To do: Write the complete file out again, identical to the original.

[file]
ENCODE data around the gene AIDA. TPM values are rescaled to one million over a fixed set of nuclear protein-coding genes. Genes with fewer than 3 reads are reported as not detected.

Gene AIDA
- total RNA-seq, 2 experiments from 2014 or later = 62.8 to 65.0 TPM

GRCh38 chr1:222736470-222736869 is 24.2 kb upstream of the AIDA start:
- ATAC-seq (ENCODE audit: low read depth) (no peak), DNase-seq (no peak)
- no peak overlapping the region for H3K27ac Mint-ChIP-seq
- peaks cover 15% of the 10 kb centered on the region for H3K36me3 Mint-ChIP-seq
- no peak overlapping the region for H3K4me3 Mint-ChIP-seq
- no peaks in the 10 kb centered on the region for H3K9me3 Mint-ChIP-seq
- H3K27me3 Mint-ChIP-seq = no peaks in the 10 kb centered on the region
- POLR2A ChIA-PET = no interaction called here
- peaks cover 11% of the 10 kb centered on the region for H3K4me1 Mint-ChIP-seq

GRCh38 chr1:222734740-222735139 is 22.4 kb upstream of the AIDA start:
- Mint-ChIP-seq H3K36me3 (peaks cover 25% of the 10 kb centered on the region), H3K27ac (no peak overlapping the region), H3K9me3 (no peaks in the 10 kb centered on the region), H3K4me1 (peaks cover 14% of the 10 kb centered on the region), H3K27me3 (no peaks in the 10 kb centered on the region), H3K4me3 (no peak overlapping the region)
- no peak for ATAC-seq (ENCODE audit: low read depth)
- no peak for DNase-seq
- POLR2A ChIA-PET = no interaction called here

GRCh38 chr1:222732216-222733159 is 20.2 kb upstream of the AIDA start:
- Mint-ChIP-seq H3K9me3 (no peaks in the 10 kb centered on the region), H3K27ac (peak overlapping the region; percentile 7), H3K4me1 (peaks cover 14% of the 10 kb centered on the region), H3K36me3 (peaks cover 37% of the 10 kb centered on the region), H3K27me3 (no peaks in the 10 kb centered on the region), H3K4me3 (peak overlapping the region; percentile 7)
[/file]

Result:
ENCODE data around the gene AIDA. TPM values are rescaled to one million over a fixed set of nuclear protein-coding genes. Genes with fewer than 3 reads are reported as not detected.

Gene AIDA
- total RNA-seq, 2 experiments from 2014 or later = 62.8 to 65.0 TPM

GRCh38 chr1:222736470-222736869 is 24.2 kb upstream of the AIDA start:
- ATAC-seq (ENCODE audit: low read depth) (no peak), DNase-seq (no peak)
- no peak overlapping the region for H3K27ac Mint-ChIP-seq
- peaks cover 15% of the 10 kb centered on the region for H3K36me3 Mint-ChIP-seq
- no peak overlapping the region for H3K4me3 Mint-ChIP-seq
- no peaks in the 10 kb centered on the region for H3K9me3 Mint-ChIP-seq
- H3K27me3 Mint-ChIP-seq = no peaks in the 10 kb centered on the region
- POLR2A ChIA-PET = no interaction called here
- peaks cover 11% of the 10 kb centered on the region for H3K4me1 Mint-ChIP-seq

GRCh38 chr1:222734740-222735139 is 22.4 kb upstream of the AIDA start:
- Mint-ChIP-seq H3K36me3 (peaks cover 25% of the 10 kb centered on the region), H3K27ac (no peak overlapping the region), H3K9me3 (no peaks in the 10 kb centered on the region), H3K4me1 (peaks cover 14% of the 10 kb centered on the region), H3K27me3 (no peaks in the 10 kb centered on the region), H3K4me3 (no peak overlapping the region)
- no peak for ATAC-seq (ENCODE audit: low read depth)
- no peak for DNase-seq
- POLR2A ChIA-PET = no interaction called here

GRCh38 chr1:222732216-222733159 is 20.2 kb upstream of the AIDA start:
- Mint-ChIP-seq H3K9me3 (no peaks in the 10 kb centered on the region), H3K27ac (peak overlapping the region; percentile 7), H3K4me1 (peaks cover 14% of the 10 kb centered on the region), H3K36me3 (peaks cover 37% of the 10 kb centered on the region), H3K27me3 (no peaks in the 10 kb centered on the region), H3K4me3 (peak overlapping the region; percentile 7)